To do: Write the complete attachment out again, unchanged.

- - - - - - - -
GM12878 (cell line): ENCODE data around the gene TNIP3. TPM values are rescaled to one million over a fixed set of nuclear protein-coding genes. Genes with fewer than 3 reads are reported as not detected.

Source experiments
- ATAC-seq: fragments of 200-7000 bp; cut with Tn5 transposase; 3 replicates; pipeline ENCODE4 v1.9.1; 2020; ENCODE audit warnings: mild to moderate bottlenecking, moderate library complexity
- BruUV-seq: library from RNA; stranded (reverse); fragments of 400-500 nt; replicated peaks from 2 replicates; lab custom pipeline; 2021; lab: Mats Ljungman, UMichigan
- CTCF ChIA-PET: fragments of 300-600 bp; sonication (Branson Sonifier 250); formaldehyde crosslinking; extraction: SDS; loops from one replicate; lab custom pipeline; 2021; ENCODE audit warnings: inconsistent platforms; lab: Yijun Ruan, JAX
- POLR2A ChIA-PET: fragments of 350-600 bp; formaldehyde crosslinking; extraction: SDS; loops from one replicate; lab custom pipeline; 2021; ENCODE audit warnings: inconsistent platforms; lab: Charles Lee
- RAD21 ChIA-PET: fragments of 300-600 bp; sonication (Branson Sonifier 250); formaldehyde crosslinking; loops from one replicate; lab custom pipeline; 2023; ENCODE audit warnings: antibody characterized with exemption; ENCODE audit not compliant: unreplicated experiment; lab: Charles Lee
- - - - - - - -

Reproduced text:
GM12878 (cell line): ENCODE data around the gene TNIP3. TPM values are rescaled to one million over a fixed set of nuclear protein-coding genes. Genes with fewer than 3 reads are reported as not detected.

Source experiments
- ATAC-seq: fragments of 200-7000 bp; cut with Tn5 transposase; 3 replicates; pipeline ENCODE4 v1.9.1; 2020; ENCODE audit warnings: mild to moderate bottlenecking, moderate library complexity
- BruUV-seq: library from RNA; stranded (reverse); fragments of 400-500 nt; replicated peaks from 2 replicates; lab custom pipeline; 2021; lab: Mats Ljungman, UMichigan
- CTCF ChIA-PET: fragments of 300-600 bp; sonication (Branson Sonifier 250); formaldehyde crosslinking; extraction: SDS; loops from one replicate; lab custom pipeline; 2021; ENCODE audit warnings: inconsistent platforms; lab: Yijun Ruan, JAX
- POLR2A ChIA-PET: fragments of 350-600 bp; formaldehyde crosslinking; extraction: SDS; loops from one replicate; lab custom pipeline; 2021; ENCODE audit warnings: inconsistent platforms; lab: Charles Lee
- RAD21 ChIA-PET: fragments of 300-600 bp; sonication (Branson Sonifier 250); formaldehyde crosslinking; loops from one replicate; lab custom pipeline; 2023; ENCODE audit warnings: antibody characterized with exemption; ENCODE audit not compliant: unreplicated experiment; lab: Charles Lee